Every morning, activist the Rev. Richard Fernandez picks up the phone to call politicians’ offices.
Fernandez began his activism in the 1960s while he was attending Penn University. He became involved in the civil rights movement and worked with Dr. Martin Luther King Jr.
“When I was in college I hitchhiked down to Montgomery (Alabama),” Fernandez said. “I was doing a paper on the aftermath of the bus boycott. I managed to get about a two hour interview with him in Atlanta coming back up. That was my first encounter with him.”
Shortly after, Fernandez became the executive director of Clergy and Laity Concerned, a nationwide network of religious leaders dedicated to opposition of American involvement in Vietnam.
It was during his time with Clergy and Laity Concerned that Fernandez organized King’s “Beyond Vietnam – a Time to Break Silence” speech at Riverside Church in 1967.
“The speech he gave was so full and large,” Fernandez said. “It was quite amazing. He managed to never criticize the president. He always talked about we [Americans].”
Since then, Fernandez has gone on to serve on the board of more than a dozen nonprofit organizations.The beginning stages of founding a nonprofit can be strenuous, he said. Fernandez would help organizations secure funding and set up a base of operations.
“And when they got up and going,” Fernandez said, “I would leave the board.”
He has worked with groups such as The Reinvestment Fund, Energy Coordinating Agency and Friends Life Care just to name a few. While some of these groups now work nationally and beyond, Fernandez was there in the early stages of development.
One of the organizations he worked with long term was the Northwest Interfaith Movement, a nonprofit based in Mount Airy. He served on its board for 23 years before leaving.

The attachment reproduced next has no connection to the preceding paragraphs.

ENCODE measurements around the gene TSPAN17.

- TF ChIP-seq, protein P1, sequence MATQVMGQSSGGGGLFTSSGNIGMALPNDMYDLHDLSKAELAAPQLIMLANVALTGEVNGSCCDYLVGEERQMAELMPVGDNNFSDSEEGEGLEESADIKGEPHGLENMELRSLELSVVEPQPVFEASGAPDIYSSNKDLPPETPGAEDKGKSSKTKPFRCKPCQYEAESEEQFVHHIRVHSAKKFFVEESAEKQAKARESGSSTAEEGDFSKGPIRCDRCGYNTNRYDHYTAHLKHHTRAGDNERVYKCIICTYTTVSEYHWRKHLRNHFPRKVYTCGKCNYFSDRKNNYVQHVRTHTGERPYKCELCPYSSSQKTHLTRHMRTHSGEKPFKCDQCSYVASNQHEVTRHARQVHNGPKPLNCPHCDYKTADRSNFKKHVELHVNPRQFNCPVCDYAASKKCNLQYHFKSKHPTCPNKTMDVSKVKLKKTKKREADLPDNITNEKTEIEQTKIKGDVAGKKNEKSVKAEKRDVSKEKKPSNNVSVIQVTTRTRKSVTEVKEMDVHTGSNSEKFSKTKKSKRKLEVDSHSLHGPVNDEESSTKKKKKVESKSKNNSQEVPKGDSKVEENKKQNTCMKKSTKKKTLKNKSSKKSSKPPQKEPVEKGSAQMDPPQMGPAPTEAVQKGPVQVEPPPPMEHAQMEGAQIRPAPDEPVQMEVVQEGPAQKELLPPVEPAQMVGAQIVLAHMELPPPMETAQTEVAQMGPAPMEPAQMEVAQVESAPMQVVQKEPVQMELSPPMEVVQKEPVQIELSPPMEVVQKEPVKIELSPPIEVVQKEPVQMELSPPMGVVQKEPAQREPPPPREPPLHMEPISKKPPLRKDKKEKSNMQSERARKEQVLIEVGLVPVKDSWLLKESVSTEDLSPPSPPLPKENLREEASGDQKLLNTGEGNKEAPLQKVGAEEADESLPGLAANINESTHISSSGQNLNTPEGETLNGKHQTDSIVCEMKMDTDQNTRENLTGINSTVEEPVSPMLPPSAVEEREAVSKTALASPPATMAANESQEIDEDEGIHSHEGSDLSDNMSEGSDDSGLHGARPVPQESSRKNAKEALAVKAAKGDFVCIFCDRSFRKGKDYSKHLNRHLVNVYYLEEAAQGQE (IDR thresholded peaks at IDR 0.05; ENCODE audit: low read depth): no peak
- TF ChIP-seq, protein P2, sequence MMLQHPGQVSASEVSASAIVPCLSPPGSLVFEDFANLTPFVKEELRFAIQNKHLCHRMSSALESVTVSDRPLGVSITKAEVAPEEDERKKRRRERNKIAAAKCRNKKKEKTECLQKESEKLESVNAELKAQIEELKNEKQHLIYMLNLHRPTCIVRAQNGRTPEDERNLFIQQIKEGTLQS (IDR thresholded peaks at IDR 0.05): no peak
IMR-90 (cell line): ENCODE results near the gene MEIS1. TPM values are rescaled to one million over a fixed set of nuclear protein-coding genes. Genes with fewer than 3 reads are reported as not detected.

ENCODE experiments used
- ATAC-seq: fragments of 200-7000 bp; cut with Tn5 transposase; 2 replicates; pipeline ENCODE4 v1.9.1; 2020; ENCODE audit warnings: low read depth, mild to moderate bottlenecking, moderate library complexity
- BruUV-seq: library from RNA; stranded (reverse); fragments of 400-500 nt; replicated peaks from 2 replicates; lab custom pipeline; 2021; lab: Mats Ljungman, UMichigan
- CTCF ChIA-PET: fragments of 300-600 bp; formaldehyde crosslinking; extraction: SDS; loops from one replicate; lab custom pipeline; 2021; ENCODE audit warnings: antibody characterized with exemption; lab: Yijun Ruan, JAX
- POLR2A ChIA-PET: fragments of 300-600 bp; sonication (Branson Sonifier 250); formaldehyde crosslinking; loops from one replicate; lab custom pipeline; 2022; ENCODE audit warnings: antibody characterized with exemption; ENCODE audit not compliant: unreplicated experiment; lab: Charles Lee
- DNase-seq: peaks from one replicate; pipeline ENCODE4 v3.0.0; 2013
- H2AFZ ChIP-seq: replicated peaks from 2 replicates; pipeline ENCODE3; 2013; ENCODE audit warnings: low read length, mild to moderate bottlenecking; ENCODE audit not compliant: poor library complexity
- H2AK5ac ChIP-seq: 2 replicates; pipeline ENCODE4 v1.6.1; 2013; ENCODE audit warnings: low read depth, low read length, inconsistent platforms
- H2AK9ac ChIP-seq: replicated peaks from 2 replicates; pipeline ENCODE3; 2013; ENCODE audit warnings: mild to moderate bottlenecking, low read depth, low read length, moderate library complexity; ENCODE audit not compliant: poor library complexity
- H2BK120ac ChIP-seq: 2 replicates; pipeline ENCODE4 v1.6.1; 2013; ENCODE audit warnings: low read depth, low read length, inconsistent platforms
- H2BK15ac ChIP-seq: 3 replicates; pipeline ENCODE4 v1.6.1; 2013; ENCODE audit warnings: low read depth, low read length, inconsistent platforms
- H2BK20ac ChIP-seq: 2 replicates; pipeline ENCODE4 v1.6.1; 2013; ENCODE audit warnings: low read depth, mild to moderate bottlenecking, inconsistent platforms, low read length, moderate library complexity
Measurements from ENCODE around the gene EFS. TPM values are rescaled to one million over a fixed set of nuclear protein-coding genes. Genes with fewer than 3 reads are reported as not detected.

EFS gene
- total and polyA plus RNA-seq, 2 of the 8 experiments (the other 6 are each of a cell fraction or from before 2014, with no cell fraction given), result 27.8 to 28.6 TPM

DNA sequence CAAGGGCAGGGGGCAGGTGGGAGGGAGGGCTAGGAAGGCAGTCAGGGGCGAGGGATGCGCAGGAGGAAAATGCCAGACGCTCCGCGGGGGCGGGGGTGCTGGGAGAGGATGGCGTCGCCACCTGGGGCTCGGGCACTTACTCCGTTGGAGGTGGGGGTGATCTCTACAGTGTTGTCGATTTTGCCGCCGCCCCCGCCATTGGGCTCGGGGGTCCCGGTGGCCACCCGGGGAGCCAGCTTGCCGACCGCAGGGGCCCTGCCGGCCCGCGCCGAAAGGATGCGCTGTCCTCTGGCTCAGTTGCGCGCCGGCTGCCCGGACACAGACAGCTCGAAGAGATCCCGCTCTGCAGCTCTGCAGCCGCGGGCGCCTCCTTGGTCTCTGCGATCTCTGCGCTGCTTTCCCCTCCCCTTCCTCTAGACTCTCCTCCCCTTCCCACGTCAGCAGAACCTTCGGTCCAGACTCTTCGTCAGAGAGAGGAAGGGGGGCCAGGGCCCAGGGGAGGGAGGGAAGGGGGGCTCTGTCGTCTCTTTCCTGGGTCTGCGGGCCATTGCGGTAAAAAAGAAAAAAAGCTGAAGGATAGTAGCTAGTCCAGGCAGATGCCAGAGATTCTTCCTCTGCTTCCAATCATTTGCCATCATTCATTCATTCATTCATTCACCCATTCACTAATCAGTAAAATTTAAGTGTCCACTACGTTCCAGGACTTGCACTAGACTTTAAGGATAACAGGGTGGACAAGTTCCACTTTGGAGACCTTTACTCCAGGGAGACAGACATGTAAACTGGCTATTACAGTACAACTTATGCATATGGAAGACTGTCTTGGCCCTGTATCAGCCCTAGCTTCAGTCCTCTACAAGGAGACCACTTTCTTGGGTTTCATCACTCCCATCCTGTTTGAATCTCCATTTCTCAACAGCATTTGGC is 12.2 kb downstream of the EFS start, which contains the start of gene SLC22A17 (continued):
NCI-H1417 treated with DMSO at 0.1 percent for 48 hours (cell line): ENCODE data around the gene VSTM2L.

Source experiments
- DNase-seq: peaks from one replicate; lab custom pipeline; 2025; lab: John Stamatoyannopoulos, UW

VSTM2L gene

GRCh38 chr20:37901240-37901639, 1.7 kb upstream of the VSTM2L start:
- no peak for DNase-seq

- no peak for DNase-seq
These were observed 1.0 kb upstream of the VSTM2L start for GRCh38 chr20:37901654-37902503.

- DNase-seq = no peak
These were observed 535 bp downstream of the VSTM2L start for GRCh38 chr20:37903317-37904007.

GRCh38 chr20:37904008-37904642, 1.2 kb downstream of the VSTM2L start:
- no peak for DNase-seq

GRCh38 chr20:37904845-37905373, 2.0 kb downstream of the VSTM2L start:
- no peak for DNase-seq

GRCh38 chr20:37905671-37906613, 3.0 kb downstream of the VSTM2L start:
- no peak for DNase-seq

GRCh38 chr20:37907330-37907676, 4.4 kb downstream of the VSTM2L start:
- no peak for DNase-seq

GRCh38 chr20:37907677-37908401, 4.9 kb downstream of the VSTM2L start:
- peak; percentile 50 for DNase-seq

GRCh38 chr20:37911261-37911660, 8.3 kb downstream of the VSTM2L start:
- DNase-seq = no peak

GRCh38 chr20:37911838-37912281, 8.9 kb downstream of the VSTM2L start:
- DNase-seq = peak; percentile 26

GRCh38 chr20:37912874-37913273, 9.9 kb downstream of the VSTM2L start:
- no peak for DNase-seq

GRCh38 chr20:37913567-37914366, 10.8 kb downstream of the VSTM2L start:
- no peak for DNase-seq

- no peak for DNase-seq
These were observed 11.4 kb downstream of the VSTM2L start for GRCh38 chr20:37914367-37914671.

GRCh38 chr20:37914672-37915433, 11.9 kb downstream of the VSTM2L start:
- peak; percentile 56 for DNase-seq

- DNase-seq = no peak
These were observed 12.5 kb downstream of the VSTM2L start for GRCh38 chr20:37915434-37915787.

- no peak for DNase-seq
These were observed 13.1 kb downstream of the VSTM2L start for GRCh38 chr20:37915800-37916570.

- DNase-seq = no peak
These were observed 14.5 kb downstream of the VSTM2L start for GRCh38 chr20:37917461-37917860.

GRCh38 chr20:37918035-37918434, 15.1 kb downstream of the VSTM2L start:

“Our mission was to build a more just and sensitive community,” Fernandez said. “Because of my background there, I began working with the Interfaith Center of Greater Philadelphia. We began as a result of 9/11. It brings together all the world’s religions you can find in the city.”
Fernandez began working with the Interfaith Center in 2004 along with its executive director Abby Stamelman Hocky, who he had previously worked with at the Northwest Interfaith Movement.
“He’s been a real mentor,” Hocky said. “He’s a phenomenal community organizer and a really brilliant social justice advocate.”
In 2017, Fernandez helped to found the activist group Indivisible Village. It is his latest mission in continuing his lifelong commitment to activism.
The group is comprised completely of residents from the Cathedral Village Retirement Community in Roxborough. Fernandez has helped to inspire people to stay politically active, even in their older years, including those who haven’t been politically active in the past.
Indivisible Village is part of the larger national Indivisible movement that was created in response to the 2016 election. For Fernandez, it just made sense to get involved after years of public service, especially in such a divisive political climate.
“I think (President) Trump creates a lot of the impetus,” Fernandez said. “He is a nightly immobilizer for democratic interests.”
According to a study conducted by the Campaign Finance Institute, the number of Democrats who had raised the $5,000 necessary by June 30, 2017, to be a challenger in the 2018 midterm elections was more than four times the amount of the previous cycle.
The study shows 268 Democratic House challengers have emerged for the 2018 elections as opposed to 52 in the for the 2016 election cycle and 60 for 2014.
In addition to being a founder, Fernandez serves as the chair to Indivisible Village. He works alongside his wife, Elouise Chevrier, who is the organization’s treasurer.
“We’re out of the 60s,” Chevrier said. “I wish we didn’t still have to do this, but given the times we felt it was important.”
Fernandez plans to stay active and to continue encouraging others to do so. However he believes growing older is encouragement enough.
“I think it’s a sign of old age when you make a decision … [to] step back off of the street and onto the grass,” Fernandez said. “It makes you feel as if you’re not a part of this anymore. I think a lot of people still want to be players. They can’t do what they used to do but they want to do something. It’s good for the soul.”
— Text, photos and video by William Brown.